Best Practices for DEI in the Workplace

The 2020 killing of George Floyd has had a reverberating impact, prompting more organizations to take up the mantle in their commitments to their Diversity, Equity, and Inclusion (DEI) initiatives. Organizations are being forced to take a hard look at how they support a diverse workforce. However, we still have a long way to go as new roots are planted and old, prejudiced policies and procedures are uprooted.

Let’s take a look at why doing DEI right matters to the sustainability of your organization and some best practices you can implement to secure your company’s place in our increasingly interconnected future.

Why Is DEI in the Workplace So Important?

There is a cross-industry consensus that promoting DEI in the workplace cultivates various benefits. Workplaces that value a range of employee experiences and skill sets stemming from a diverse labor force experience more innovation, creativity, and collaboration to tackle modern problems in a globalized society. Buy-in across stakeholders increases, with better employee retention, access to a pool of best-talent hires, and an incentivized customer willingness to buy from companies who employ people with whom they can relate. While there is a moral imperative to implement DEI initiatives within your organization, it’s not just about doing the right thing. Support for diversity is also necessary for the sustainability of your organization’s future.

Which DEI Best Practices Should Be Promoted in the Workplace?

Business leaders are facing more pressure from various stakeholders to deliver on their DEI promises to facilitate long-standing change that is not performative. To ensure DEI initiatives are successfully implemented, leaders should infuse DEI throughout their organizations. Use the following strategies to improve the experiences of your diverse workforce population and strategically devise a competitive advantage for your organization.

  • Make Your Stance Known. Be explicit and transparent in your company’s stance on its DEI mission and initiatives. Have data readily available that shows your organization’s efforts to support marginalized workforce populations. Train management and leadership to operate using practices that reflect an alignment to your organization’s commitment to DEI.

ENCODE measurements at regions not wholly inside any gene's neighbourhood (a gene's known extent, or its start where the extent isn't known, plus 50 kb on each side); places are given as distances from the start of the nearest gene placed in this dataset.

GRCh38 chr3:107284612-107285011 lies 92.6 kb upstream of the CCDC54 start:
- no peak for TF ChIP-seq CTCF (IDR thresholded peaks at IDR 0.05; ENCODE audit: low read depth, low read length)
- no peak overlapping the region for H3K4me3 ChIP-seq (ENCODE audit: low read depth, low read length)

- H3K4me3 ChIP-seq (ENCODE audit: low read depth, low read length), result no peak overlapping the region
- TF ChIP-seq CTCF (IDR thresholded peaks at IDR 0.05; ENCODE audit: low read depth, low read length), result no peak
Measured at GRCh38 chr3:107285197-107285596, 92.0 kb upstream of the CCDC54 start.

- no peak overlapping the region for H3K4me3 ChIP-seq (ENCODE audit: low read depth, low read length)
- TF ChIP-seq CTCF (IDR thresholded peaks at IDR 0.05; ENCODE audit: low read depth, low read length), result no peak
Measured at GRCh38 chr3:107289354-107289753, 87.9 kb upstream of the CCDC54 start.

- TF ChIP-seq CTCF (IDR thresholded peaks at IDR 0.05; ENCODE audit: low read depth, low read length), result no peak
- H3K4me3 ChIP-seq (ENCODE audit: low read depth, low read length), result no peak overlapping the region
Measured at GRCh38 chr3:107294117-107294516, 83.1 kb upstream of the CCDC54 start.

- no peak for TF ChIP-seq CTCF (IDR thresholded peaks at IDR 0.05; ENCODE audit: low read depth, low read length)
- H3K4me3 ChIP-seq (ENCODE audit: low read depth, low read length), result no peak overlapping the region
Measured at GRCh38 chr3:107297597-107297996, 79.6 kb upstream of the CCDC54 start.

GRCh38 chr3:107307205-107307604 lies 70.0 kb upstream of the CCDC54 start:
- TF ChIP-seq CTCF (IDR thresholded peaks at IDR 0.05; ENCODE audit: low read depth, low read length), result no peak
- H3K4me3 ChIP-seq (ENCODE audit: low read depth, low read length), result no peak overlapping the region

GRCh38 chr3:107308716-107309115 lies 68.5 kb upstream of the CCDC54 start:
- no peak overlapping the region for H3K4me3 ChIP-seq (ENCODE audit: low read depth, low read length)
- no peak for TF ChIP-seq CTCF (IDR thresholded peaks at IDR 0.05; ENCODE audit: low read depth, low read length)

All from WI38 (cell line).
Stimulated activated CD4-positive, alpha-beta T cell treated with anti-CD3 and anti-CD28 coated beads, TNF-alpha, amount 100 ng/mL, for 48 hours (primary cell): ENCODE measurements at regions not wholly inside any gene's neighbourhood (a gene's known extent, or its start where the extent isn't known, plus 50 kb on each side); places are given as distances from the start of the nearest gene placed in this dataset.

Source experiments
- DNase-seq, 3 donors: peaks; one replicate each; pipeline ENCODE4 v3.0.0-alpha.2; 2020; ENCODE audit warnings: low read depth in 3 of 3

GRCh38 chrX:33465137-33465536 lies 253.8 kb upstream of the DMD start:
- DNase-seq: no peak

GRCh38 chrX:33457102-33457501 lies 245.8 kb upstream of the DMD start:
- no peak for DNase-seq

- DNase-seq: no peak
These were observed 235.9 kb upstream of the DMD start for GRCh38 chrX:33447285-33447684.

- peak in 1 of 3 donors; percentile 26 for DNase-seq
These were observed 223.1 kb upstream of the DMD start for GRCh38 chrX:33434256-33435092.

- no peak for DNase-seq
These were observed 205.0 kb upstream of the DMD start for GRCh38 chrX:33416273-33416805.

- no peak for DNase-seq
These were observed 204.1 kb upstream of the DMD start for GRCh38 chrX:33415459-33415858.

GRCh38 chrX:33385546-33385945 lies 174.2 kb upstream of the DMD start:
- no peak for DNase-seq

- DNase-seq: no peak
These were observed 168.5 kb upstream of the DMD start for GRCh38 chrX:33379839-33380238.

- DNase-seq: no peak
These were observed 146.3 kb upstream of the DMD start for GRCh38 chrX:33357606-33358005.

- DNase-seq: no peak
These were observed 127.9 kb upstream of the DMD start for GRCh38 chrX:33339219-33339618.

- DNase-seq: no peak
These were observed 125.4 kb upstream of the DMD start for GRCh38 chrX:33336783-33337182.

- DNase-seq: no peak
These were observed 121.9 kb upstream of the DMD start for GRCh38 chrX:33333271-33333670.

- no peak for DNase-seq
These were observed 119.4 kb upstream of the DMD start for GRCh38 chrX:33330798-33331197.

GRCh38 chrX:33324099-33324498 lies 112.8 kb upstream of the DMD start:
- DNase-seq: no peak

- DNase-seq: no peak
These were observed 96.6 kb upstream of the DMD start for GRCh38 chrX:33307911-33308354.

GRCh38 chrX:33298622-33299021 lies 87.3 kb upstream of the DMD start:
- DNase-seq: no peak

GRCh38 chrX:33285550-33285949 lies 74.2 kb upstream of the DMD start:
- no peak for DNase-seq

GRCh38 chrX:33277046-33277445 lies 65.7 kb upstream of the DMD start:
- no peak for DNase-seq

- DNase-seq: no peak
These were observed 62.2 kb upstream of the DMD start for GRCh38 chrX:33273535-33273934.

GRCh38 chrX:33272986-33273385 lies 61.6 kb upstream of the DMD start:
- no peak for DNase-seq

• Promote DEI Practices As Part of Your Business Strategy. DEI affects all departments and levels of your organization, hierarchically and laterally. Organizations that put DEI practices at the center of their business strategy are more likely to encounter more opportunities and places to succeed. For example, diverse groups offer varying perspectives through collaboration and can recognize different patterns to create products and services that work for a diverse clientele. That allows you to attract new customers while also sending the message to top talent from diverse backgrounds that your company is a welcoming place for them.
  • Hold Executive Leaders Accountable for Driving DEI Outcomes. Executives can drive DEI outcomes strategically as a part of your business’s objectives and key results (OKRs). Task them with achieving two sets of DEI results: One OKR should focus on representation — such as hiring, promotion, and mobility outcomes — and the other should focus on creating a day-to-day environment that is safe and engaging by virtue of its equity and inclusion initiatives. Provide leadership with the training and resources necessary to effectively implement your organization’s DEI initiatives. Last, leadership should celebrate the progress of desired behavior and revise parts of the strategy resulting in outcomes that don’t align with the stated goals.
  • Address Systemic Implicit Bias. Mitigate systemic inequality caused by implicit bias rather than primarily focusing on eliminating individual bias. Talent management and others who participate in decision-making processes have a significant impact on who joins your workforce population. Thoroughly investigate talent management policies and processes to understand which ones limit opportunity. Then identify what leaders, managers, human resources, and DEI professionals should stop, change, or redesign.
  • Shift to a DEI Model of Sustainable Behavioral Change. DEI training should not be seen as a one-and-done annual inconvenience, but a regular part of a company culture that is celebrated and valued. Leadership and employees should build an awareness of the value of diversity that is conducive to sustainable behavioral change. Organizations can support this shift through an enterprise-wide strategic approach. Coach management and leadership to personalize their interactions with their teams so that they’re more likely to foster a sense of psychological safety and make equitable decisions regarding the processes they control, including pay, performance measurement, promotions, and work assignments.

How Can Diversio Help Your Organization Implement Best Practices for DEI in the Workplace?

Effectively implementing the best practices for DEI in your workplace requires strategic and scalable planning and engagement with employees. To learn more about managing best practices for diversity and inclusion at your workplace without drastically increasing your own workload, download our D&I Best Practices whitepaper.

When you’re ready to see firsthand how our platform helps companies of all sizes implement the best practice for a diverse, equitable, and inclusive workplace, reach out to us to request a demo.

Diversio DEI Expert
Diversio DEI Expert
Diversio's DEI expert shares everything about diversity that you need to know.
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